5 free articles on the impact of alcohol

bottlesThe season of excess is over and many of us are saying ‘cheers’ to booze – at least for the month of ‘Dry January‘ – whether to save pounds, lbs or our livers.

In terms of health, new guidelines issued by the Chief Medical Officer Dame Sally Davies suggests there is no such thing as a ‘safe’ level of drinking and that we should look to replace a glass of wine or beer after work with an alternative such as tea.

Alcohol consumption continues to be a much debated subject both at a policy level and within the media. Concerns over industry lobbying in UK alcohol policy, how alcohol is priced and the extent to which evidence is used (and how) in forming policy and practice are items that have been discussed in our journals.

From a more personal perspective how do you talk to your children about grandparents or other close relatives who have a problem with alcohol? And how does our experience of alcohol in our environment as children affect us as we become adults and parents ourselves? Fascinating research on both those topics is covered in Families, Relationships and Societies.

So, with a cuppa in hand, we invite you to read some sobering research on the wider political and personal impacts of alcohol in our society…

  1. ‘Water dripping on stone’? Industry lobbying and UK alcohol policy – investigates the means by which alcohol industry actors gain access to policy makers and the strategies used to influence policy (Policy & Politics, Vol 42, 1 By Ben Hawkins and Chris Holden)
  2. The role of the Sheffield model on the minimum unit pricing of alcohol debate: the importance of a rhetorical perspective –  explores the Sheffield model’s influences on the policy debate by drawing on 36 semi-structured interviews with policy actors who were involved in the policy debate (Evidence and Policy By Srinivasa Vittal Katikireddi;Shona Hilton and Lyndal Bond)
  3. Perceptions on the role of evidence: an English alcohol policy case study –  draws on a recent English alcohol policy case study to assess the role of evidence in informing policy and practice (Evidence and Policy Vol 10, 1 By Paul Toner; Charlie Lloyd; Betsy Thom; Susanne MacGregor; Christine Godfrey; Rachel Herring; Jordan Tchilingirian)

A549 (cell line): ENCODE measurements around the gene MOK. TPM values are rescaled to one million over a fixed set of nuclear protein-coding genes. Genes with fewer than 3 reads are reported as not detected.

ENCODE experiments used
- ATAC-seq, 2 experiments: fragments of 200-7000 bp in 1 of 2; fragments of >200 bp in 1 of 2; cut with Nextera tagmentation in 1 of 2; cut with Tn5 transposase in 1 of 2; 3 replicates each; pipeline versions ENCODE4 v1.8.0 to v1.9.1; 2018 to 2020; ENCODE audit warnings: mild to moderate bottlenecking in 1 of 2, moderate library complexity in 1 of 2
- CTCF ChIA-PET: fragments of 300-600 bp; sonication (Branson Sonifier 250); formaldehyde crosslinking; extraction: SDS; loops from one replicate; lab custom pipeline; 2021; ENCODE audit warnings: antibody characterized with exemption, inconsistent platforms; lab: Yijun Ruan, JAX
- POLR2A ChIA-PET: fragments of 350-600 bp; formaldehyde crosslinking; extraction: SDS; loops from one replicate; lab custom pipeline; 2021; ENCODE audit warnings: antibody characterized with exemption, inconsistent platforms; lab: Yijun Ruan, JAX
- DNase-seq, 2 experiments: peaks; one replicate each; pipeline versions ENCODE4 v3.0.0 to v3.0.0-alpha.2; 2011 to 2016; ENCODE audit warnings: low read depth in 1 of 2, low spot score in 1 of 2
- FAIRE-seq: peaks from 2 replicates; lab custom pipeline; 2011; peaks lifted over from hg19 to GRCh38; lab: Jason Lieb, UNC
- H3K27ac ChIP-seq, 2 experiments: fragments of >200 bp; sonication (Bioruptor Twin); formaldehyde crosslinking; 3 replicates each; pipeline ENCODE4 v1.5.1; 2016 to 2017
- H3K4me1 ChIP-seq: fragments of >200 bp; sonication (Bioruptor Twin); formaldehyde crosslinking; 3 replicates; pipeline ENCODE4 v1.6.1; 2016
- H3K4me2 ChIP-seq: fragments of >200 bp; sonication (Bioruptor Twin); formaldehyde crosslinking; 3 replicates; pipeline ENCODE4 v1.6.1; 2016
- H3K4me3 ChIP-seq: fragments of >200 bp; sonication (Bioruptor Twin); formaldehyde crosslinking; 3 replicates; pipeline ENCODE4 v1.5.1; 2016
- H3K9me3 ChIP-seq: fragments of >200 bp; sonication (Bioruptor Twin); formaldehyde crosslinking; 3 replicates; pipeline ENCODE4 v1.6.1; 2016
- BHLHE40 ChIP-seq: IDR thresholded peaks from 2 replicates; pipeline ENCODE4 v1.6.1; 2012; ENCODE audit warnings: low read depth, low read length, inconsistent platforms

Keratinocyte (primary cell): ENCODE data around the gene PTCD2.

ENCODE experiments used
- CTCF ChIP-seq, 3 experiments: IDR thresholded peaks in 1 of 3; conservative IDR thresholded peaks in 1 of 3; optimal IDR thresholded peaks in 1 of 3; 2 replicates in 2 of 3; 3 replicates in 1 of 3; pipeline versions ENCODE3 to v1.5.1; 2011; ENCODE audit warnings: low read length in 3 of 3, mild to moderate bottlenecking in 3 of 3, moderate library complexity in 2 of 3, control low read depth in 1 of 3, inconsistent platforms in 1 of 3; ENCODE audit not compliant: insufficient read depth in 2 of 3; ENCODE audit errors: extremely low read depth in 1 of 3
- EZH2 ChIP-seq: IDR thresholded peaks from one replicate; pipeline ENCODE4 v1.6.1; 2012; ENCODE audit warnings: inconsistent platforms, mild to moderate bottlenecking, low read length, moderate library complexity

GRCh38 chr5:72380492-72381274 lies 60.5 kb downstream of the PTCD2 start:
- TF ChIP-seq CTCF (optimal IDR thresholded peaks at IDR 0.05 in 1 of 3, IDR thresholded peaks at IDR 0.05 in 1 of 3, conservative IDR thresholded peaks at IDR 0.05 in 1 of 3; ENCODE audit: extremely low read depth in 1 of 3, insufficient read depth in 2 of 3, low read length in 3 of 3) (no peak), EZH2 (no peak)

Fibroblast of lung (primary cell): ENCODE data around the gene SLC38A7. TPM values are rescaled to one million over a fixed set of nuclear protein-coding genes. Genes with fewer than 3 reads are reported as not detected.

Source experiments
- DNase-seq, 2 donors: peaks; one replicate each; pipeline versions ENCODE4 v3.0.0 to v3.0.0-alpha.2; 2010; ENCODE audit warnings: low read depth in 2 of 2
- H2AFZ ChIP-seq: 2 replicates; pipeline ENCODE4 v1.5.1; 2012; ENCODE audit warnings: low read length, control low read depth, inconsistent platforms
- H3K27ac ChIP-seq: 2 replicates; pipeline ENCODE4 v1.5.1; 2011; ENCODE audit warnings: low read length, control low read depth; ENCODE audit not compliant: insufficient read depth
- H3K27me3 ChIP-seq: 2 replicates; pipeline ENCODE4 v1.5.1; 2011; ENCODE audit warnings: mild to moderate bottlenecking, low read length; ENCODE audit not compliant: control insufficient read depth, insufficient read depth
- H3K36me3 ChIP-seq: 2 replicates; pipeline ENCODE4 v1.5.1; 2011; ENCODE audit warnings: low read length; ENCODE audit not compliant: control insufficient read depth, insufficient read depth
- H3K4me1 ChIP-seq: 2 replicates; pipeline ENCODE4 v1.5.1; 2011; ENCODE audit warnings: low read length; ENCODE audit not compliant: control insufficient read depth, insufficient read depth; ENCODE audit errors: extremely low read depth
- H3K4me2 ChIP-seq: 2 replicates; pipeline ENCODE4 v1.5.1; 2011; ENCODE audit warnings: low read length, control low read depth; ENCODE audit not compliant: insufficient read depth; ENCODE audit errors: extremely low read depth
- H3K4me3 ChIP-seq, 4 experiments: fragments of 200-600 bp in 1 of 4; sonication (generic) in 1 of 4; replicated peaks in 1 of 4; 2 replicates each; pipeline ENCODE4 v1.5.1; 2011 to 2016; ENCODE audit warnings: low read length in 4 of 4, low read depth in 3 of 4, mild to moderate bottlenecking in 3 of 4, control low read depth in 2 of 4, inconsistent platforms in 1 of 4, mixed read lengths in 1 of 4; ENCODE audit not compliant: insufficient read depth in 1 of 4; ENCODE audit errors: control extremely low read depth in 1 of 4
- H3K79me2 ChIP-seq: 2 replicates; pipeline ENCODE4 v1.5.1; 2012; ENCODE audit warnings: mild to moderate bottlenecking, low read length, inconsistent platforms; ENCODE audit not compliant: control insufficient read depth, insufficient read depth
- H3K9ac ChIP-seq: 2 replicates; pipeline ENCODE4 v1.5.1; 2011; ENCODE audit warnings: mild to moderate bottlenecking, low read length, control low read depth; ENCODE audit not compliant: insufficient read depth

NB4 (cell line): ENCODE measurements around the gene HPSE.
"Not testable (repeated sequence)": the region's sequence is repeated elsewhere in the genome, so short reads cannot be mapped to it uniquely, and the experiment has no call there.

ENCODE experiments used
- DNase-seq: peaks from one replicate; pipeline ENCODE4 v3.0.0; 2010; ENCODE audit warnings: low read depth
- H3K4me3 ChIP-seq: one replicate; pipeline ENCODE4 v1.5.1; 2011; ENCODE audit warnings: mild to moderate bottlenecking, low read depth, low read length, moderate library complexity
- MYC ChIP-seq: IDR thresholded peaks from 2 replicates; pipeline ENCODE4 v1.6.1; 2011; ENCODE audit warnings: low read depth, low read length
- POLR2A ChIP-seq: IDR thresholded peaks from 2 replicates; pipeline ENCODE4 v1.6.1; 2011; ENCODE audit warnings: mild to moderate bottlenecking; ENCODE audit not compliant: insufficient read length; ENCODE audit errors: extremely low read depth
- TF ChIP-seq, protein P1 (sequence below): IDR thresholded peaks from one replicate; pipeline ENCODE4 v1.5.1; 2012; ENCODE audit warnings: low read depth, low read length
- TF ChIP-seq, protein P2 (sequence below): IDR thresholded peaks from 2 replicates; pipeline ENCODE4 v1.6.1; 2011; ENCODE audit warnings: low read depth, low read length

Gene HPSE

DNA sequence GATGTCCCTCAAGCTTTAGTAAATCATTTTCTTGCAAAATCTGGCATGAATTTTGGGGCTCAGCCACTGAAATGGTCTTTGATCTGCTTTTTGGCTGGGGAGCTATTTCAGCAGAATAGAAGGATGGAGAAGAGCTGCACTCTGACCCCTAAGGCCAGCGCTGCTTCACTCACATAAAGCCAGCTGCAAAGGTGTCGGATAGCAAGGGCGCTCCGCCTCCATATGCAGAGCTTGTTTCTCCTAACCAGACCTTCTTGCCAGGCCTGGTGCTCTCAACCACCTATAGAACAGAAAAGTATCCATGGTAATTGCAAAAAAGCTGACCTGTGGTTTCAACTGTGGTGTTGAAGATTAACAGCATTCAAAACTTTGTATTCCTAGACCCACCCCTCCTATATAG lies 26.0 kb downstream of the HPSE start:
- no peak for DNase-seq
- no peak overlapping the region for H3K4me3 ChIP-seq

4. “How do I tell my children about what my mum’s like?” Conflict and dilemma in experiences of adult family members caring for a problem-drinking parent – explores the experiences of adults with children who were also providing care for a problem-drinking parent (Families, Relationships and Societies, Vol 4, 1 By Mandi Hodges and Alex Copello)
  5. “Drinking definitely wasn’t something that we’d seen anybody do”: the relevance of childhood experiences of family drinking for parenting strategies of alcohol socialisation – based on an analysis of 21 biographical interviews with parents of teenage children and considers how their childhood experiences of alcohol and drinking influence their own parental strategies when regulating their children’s exposure to alcohol (Families, Relationships and Societies By Clare Holdsworth; Louise Laverty and Jude Robinson)

#NewYearNewYou #DryJanuary

If you want to find out more about Dry January you can check out their website here or follow them on Twitter @dryjanuary

To find out more about our journals, check out our website here and why not look at the individual journal pages to find out more about our institutional free trials…








Leave a Reply

Fill in your details below or click an icon to log in:

WordPress.com Logo

You are commenting using your WordPress.com account. Log Out /  Change )

Google+ photo

You are commenting using your Google+ account. Log Out /  Change )

Twitter picture

You are commenting using your Twitter account. Log Out /  Change )

Facebook photo

You are commenting using your Facebook account. Log Out /  Change )


Connecting to %s

Enter your email address to follow this blog and receive notifications of new posts by email.

Twitter Updates


Creative Commons License

Republish our articles for free, online or in print.

The work on the Policy Press blog is licensed under a Creative Commons licence.